Phyllis B. DENNIS, Plaintiff and Respondent, v. Arthur E. OVERHOLTZER et al., Defendants, Arthur E. Overholtzer and Orpha Overholtzer, Appellants, W. V. Dennis, Jr., Defendant and Respondent.
This is a companion appeal to the case of Dennis v. Overholtzer, decided by this court and reported in 178 Cal.App.2d 766, 3 Cal.Rptr. 193. The facts of the case are fully presented in that opinion and we shall not repeat them here.
In this appeal appellants attack the validity of two orders made by the trial court after entry of judgment on motions of respondents. The first of these orders continued in effect an order and temporary injunction issued by the court in 1955 restraining the appellants from making a demand upon or instituting or maintaining any action to evict or eject W. V. Dennis, Jr., from the disputed property. Additionally, that order was augmented to restrain appellants from bringing civil actions against certain customers and employees of Dennis, Jr., who were then on the property. The second order directed Dennis, Jr., to continue to comply with an order made by the court in 1954 directing him to deposit with the county clerk the rent moneys payable on his lease of the property from appellants during the pendency of the action or until final determination thereof, or until ‘this Court shall otherwise order, * * *.’
Appellants contend that both of these orders are void because the Honorable Lincoln F. Mahan, the trial judge before whom the motions of respondents were made, was disqualified under section 170.6 of the Code of Civil Procedure. That section provides:
‘(1) No judge of any superior, municipal or justice court of the State of California shall try any civil or criminal action or special proceeding of any kind or character nor hear any matter therein which involves a contested issue of law or fact when it shall be established as hereinafter provided that such judge is prejudiced against any party or attorney or the interest of any party or attorney appearing in such action or proceeding.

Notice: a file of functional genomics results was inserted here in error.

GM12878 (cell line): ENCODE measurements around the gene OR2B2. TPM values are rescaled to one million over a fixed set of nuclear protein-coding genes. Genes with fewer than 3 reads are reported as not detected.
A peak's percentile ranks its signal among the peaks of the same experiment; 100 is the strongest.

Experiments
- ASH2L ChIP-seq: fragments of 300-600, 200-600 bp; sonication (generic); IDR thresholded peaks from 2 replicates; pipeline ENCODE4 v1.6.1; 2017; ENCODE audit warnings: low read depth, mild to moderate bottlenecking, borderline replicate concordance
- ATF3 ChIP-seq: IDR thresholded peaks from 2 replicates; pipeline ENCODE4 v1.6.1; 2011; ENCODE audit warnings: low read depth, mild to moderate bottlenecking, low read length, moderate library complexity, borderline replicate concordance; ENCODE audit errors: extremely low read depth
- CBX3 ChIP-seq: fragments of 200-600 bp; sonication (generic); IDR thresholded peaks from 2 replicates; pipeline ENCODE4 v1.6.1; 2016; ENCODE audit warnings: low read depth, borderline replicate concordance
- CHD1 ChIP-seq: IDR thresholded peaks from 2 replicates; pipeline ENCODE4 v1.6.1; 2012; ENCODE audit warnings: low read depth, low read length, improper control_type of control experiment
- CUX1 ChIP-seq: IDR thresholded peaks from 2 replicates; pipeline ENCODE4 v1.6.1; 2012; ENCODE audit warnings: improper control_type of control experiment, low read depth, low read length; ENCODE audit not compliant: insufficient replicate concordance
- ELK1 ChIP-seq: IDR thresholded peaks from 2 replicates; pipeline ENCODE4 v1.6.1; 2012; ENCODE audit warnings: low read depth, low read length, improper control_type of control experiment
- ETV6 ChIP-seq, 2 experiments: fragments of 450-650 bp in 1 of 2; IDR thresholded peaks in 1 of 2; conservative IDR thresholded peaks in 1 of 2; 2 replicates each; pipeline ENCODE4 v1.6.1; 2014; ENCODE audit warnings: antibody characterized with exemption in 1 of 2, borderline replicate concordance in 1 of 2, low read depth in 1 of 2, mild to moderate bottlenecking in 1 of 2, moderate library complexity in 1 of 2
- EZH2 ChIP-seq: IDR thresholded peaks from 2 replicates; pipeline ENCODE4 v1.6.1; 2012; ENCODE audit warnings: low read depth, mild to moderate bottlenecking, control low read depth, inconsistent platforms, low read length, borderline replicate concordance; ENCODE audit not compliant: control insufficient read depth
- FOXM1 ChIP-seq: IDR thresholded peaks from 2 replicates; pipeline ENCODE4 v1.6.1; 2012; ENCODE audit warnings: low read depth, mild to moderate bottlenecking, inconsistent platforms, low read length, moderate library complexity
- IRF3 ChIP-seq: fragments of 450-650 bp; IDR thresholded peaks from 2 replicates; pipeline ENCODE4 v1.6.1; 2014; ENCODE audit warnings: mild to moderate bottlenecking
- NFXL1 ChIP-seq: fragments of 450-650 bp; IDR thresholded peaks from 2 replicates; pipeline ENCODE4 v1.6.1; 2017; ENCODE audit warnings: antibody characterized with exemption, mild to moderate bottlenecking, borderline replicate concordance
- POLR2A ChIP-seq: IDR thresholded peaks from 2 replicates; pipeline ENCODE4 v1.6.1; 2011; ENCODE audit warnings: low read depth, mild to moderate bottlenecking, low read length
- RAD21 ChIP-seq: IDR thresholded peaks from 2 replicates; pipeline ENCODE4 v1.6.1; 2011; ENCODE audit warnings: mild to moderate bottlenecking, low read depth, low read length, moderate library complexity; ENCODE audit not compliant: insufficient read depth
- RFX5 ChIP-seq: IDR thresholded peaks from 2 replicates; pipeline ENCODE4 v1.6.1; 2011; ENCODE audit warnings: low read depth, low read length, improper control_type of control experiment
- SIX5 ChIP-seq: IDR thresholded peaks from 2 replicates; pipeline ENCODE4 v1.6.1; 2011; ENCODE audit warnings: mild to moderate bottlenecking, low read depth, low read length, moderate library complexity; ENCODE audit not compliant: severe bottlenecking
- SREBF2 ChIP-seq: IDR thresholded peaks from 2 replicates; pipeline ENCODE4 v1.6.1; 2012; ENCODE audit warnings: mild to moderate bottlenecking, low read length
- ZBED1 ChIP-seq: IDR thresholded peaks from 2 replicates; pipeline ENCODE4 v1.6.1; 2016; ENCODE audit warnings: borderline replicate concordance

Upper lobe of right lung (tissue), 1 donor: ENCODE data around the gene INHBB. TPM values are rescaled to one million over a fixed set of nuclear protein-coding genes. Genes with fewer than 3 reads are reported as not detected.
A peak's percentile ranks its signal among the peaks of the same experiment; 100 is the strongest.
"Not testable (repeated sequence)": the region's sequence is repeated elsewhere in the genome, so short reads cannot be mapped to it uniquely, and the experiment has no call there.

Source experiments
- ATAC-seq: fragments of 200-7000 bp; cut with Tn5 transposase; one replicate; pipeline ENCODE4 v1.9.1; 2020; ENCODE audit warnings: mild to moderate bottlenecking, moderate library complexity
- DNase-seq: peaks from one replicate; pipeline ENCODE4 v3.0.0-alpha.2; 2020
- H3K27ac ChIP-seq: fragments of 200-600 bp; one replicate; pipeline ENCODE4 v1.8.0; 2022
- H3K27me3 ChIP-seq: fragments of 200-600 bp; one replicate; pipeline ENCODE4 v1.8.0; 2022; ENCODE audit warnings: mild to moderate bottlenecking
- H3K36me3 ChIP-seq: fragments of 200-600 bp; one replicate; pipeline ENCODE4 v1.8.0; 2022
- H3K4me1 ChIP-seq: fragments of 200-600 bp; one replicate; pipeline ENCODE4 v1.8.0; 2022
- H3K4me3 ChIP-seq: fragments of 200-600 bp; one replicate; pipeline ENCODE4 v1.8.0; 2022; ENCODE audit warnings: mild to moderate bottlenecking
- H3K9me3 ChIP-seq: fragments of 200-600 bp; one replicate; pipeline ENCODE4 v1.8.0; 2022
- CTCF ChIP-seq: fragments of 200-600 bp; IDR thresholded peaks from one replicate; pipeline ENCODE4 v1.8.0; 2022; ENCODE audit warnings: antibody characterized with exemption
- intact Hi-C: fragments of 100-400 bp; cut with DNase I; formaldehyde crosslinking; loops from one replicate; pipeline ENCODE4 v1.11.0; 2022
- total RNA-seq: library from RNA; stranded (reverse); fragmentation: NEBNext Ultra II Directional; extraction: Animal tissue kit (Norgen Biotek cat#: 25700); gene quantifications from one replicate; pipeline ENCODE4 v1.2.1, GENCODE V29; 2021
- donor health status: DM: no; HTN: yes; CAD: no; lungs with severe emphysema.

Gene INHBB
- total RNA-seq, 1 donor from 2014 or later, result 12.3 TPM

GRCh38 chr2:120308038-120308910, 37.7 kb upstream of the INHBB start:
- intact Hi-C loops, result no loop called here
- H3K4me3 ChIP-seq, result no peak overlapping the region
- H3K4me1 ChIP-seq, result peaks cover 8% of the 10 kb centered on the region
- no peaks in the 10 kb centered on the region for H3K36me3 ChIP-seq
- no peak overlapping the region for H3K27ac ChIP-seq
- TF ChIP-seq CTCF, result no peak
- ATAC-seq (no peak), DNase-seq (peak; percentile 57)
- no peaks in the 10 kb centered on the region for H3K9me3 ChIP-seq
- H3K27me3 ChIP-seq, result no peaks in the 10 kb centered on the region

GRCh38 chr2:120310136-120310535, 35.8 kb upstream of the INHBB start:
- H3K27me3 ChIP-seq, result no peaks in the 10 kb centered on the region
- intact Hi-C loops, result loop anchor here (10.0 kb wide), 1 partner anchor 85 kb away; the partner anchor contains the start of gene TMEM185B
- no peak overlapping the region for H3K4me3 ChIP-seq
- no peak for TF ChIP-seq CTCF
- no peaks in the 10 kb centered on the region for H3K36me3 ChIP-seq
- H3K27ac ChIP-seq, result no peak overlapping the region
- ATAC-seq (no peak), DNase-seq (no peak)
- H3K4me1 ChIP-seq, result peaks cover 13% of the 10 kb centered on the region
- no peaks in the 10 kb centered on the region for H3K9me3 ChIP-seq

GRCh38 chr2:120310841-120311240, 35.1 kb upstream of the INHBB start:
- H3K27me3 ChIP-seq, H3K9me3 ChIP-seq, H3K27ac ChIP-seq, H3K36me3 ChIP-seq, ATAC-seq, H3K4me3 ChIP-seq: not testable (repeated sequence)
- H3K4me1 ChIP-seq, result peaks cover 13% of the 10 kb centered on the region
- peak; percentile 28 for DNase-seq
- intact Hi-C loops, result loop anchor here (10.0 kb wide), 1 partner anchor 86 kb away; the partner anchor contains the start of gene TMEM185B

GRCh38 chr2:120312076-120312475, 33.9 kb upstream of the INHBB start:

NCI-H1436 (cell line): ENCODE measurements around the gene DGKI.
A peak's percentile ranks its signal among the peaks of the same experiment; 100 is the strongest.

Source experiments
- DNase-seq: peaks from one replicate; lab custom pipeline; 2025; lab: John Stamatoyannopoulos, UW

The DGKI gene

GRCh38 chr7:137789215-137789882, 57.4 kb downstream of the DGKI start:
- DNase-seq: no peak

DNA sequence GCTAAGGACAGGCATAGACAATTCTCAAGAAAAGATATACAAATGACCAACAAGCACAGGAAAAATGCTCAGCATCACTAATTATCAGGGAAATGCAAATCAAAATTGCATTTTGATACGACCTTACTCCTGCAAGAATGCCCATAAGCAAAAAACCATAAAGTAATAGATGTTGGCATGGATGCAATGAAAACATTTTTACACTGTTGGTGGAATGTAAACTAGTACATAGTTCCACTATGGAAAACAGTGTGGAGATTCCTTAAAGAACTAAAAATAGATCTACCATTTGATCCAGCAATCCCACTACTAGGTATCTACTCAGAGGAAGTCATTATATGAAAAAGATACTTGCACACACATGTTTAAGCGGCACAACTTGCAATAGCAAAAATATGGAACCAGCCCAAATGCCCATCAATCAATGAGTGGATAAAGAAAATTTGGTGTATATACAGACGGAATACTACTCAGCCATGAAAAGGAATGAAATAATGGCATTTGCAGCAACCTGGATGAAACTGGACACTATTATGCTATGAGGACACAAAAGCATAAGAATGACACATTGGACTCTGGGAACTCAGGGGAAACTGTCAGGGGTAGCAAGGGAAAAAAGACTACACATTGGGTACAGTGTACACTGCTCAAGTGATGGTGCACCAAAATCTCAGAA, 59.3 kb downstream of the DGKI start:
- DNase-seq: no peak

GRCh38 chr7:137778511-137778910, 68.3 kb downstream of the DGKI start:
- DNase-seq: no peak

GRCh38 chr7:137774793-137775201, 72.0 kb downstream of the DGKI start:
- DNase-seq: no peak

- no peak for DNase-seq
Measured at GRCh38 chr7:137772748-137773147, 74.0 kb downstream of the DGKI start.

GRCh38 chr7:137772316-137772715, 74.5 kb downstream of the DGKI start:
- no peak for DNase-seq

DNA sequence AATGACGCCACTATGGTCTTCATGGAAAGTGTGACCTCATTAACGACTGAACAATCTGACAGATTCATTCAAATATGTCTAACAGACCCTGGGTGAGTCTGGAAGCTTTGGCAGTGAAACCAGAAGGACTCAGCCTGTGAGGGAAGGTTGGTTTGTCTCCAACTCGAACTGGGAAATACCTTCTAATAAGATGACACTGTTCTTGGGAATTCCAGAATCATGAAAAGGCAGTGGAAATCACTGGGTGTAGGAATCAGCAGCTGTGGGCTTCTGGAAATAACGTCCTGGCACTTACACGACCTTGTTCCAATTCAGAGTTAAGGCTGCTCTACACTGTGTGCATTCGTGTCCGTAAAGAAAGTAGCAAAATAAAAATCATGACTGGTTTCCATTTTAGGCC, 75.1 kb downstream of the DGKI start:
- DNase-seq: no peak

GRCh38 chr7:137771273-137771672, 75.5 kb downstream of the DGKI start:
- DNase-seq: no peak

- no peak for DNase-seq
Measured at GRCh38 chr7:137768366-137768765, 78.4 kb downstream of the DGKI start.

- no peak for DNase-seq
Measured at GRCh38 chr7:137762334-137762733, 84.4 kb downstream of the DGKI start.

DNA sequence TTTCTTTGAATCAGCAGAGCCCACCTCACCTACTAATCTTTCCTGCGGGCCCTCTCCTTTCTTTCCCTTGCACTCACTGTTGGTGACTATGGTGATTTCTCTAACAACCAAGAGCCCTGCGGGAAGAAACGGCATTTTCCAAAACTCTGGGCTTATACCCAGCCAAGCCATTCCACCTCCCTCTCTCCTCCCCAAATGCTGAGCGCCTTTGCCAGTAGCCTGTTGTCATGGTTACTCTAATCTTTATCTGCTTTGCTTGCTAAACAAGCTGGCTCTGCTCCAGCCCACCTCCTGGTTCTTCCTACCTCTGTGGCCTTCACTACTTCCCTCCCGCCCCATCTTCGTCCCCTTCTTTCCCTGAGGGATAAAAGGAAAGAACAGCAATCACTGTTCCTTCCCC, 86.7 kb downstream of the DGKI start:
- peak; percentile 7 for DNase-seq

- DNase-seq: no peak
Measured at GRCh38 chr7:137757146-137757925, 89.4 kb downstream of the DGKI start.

‘(2) Any party to or any attorney appearing in any such action or proceeding may establish such prejudice by an oral or written motion without notice supported by affidavit that the judge before whom such action or proceeding is pending or to whom it is assigned is prejudiced against any such party or attorney or the interest of such party or attorney so that such party or attorney cannot or believes that he cannot have a fair and impartial trial or hearing before such judge. * * *’
On May 22, 1959, the date set for hearing of respondents' motions after judgment, appellants moved to disqualify Judge Mahan pursuant to the provisions of the above statute. At that time they filed in open court the affidavit required by section 170.6 of the Code of Civil Procedure.
There is no merit in appellants' contention. The obvious purpose of the two orders was to maintain the status quo of the property, the tenancy, and the payment of rents to the county clerk until final determination of the appeal. The orders were merely continuations of orders theretofore made, and under such facts and circumstances we believe that the rule recently laid down in the case of Jacobs v. Superior Court, 53 Cal.2d 187, 1 Cal.Rptr. 9, 11, is applicable. We quote:
‘* * * In a case of this type a party should not be allowed to gamble on obtaining a favorable decision from one judge and then, if confronted with an adverse judgment, be permitted to disqualify him without presenting facts showing prejudice in the hope of securing a different ruling from another judge in supplementary proceedings involving substantially the same issues.’ The orders appealed from are affirmed.
WARNE, Justice pro tem.
VAN DYKE, P. J., and PEEK, J., concur. Hearing denied; DOOLING, J. pro tem., sitting in place of SPENCE, J.